A representative of the Cherokee Agency discovered Clarinda in 1803.  Clarinda told the agency she wanted to go home to her family and take her children with her.  Shoe Boots did not want to let her go, he loved her and felt he had saved her during the retreat from Morgan's Station.  He didn't see himself as her captor, despite the fact he had led the raid where she had been abducted.

Tuskingo Shoe Boots owned considerable property, including slaves, livestock, and orchards. He was very proud of what what he had accomplished and the comfortable life in a big house he was able to provide her.  Clarinda's was esteemed by the Cherokee Nation as Shoe Boot's wife.  Their children had a promising future among the Cherokee and would have received a good education.  Shoeboots agreed to let Clarinda visit her family and take the children; he really had no choice considering how she had been taken against her will and the many women and children who had died in the raid.  He sent her in considerable style, with new clothes, money, beautiful horses, accompanied by her three children two African-American slaves.  Clarinda left and never returned. Chief Shoe Boots was broken-hearted at loosing her and begged her to come back. Clarinda's family wanted find Shoe Boots and have him killed, but Clarinda insisted he had treated her well and he must be left alone, in part for the sake of their children.

A year later, in 1804, the Commonwealth of Kentucky voted Clarinda, whose story had captivated the nation, a 3 year annuity. In 1806 she married again, probably since her annuity was running out.  That marriage ended in divorce and Clarinda married again in 1815.  For a while she traveled with her husband as a Mississippi riverboat entertainer. She lived the rest of her life in Missouri, dying in 1842, at the age of 60.

Clarinda abandoned her three children by Shoe Boots and they were raised by her brother.  There were two boys, John and William, plus one girl, named Martha Ann.  Later John was invited to return to the Cherokee as a chief, but he declined.  William Rice "Shoe Boots" Ellington was Ralph Coston's great grandfather.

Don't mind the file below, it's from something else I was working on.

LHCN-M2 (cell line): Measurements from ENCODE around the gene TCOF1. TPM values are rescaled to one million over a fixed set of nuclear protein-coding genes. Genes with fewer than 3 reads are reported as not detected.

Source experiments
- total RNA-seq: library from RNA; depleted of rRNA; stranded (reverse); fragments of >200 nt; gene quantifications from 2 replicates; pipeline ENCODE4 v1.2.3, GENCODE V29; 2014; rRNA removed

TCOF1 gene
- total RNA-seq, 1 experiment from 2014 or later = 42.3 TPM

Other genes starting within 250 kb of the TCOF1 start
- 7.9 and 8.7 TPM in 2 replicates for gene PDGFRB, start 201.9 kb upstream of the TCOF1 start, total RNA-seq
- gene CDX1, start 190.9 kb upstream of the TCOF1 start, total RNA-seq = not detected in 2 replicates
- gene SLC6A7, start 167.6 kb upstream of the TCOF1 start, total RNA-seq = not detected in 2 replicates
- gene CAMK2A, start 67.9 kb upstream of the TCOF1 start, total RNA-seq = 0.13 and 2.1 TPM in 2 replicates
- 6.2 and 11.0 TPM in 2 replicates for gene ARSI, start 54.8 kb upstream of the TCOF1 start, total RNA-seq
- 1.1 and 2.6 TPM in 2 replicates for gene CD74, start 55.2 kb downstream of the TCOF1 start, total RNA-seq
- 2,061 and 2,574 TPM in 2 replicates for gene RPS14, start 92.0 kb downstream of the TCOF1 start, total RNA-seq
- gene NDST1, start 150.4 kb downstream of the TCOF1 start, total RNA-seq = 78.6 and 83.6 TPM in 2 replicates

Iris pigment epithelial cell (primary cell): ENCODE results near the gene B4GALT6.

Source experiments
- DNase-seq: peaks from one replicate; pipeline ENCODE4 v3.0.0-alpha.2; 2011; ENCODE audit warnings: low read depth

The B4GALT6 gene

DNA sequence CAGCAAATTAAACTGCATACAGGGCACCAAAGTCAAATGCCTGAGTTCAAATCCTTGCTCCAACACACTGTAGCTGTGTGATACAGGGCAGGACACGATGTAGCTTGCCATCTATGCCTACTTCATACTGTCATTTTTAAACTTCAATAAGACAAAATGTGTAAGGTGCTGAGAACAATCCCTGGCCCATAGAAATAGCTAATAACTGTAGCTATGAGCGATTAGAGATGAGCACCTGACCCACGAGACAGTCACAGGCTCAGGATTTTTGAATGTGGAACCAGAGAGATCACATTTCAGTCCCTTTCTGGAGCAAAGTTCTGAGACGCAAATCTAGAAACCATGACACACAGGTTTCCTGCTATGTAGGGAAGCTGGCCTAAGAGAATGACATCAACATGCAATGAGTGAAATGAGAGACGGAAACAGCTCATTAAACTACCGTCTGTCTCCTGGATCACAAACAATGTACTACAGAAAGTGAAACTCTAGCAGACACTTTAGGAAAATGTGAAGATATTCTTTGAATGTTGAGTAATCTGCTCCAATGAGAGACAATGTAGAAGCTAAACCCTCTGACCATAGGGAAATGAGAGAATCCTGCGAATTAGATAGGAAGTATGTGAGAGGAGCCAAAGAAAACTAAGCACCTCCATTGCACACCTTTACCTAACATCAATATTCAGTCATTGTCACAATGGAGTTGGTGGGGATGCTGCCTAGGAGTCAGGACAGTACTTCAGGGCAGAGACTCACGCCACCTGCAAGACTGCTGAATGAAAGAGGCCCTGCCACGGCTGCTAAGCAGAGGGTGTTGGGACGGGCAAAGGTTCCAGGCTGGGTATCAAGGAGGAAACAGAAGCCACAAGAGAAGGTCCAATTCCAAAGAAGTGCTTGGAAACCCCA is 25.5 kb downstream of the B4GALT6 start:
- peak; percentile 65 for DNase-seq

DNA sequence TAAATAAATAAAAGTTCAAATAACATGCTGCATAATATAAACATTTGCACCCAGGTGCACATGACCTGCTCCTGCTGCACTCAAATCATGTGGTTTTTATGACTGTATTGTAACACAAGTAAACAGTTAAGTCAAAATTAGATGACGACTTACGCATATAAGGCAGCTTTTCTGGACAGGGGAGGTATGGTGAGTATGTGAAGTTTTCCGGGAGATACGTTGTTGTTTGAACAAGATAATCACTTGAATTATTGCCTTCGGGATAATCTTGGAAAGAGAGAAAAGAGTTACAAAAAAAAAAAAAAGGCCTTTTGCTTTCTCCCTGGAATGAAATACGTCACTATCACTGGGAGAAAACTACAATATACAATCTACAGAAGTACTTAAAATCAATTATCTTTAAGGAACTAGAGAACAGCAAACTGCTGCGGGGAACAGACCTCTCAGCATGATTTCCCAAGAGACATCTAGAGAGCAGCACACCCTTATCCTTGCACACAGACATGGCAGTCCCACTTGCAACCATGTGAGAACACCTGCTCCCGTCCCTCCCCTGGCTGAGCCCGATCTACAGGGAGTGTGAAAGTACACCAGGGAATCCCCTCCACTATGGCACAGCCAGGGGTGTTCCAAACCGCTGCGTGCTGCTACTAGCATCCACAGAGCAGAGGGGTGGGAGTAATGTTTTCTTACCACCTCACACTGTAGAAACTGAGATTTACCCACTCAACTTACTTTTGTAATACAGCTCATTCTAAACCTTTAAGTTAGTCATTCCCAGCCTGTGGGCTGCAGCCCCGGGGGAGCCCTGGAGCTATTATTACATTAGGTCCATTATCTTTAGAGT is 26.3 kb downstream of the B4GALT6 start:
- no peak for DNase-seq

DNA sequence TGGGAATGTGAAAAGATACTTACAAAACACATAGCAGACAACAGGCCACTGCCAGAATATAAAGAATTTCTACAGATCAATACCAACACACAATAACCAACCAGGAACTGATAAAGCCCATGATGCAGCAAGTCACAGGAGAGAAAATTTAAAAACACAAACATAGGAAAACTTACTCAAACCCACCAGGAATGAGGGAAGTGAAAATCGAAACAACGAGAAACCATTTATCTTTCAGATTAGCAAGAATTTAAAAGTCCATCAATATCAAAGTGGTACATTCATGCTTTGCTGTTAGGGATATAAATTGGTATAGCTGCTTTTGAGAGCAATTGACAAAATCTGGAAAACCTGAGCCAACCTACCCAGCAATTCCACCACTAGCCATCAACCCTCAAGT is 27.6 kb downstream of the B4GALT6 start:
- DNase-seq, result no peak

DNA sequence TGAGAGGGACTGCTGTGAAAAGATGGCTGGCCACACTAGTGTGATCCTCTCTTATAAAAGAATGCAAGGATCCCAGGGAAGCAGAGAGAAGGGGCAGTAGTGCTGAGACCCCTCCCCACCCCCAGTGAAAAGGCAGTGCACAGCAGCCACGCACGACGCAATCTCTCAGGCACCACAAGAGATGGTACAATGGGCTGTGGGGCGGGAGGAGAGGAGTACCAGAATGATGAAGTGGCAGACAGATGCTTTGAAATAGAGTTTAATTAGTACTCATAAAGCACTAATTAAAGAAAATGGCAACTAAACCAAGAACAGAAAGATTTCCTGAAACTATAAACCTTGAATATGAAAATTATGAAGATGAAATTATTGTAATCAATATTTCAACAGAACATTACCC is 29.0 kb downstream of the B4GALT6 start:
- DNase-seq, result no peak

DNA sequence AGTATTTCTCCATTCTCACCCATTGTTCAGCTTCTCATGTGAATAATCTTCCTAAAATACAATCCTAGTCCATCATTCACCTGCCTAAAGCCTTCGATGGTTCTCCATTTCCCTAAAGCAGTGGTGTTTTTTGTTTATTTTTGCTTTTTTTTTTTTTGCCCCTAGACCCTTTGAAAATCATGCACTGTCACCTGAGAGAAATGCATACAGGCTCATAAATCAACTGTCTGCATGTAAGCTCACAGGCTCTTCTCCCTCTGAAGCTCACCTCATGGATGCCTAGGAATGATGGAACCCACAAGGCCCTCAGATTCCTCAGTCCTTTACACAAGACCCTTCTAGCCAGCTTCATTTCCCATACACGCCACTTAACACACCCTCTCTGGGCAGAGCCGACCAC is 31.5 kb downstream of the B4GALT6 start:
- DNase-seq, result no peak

After Clarinda left Shoe Boots two years later, according the Cherokee law, they were no longer members of the Cherokee and were considered dead.  (Actually, I understand you must have been born of a Cherokee mother to really be a member, but this seemes to have been overlooked in Shoe Boots case).  Shoe Boots married his African-American slave, Doll, in 1806 and had another family with her, also naming their children, John, William and Martha.  The amazing story of Shoe Boots decendants through Doll has been been extensively written about.

Shoe Boots was a hero of the Battle of Horseshoe Bend in 1814, where he commanded the Cherokee forces as a General in the American army. His conduct during the battle was recognized by Andrew Jackson.  The U.S. Congress awarded Shoe Boots a gold, silver and jeweled sword and $1,000 in recognition of his bravery.  Shoe Boots died in 1829 at the age of 83 on his plantation in the Cherokee Nation (now part of Georgia). He just missed the horrors the befell the Cherokee nation at the hands of the State of Georgia after his death.

Willian Shoe Boots Ellington and his wife Martha Ann LongWilliam Shoe Boots Ellington and his wife Martha around 1890.

My DNA test with Ancestry confirmed both my descent from Shoe Boots and through Clarinda to Issac Allerton. Ralph's family had told me about Shoe Boots and Clarinda - and my DNA tests helped them verify their own ancestry.  At first I was unhappy with my Ancestry DNA test because I thought the results they gave me for my ethnic background were too general and not very valuable.  What has been great are all of the matches I have had with other relatives in my tree.  I have close to 40 DNA matches to the Coston, Jones, Sullivan, Moorman and DeLozier branches in my family tree.  I now understand my Cherokee and European ancestry thorugh the Costons, something I never expected to find.

Bob Atchison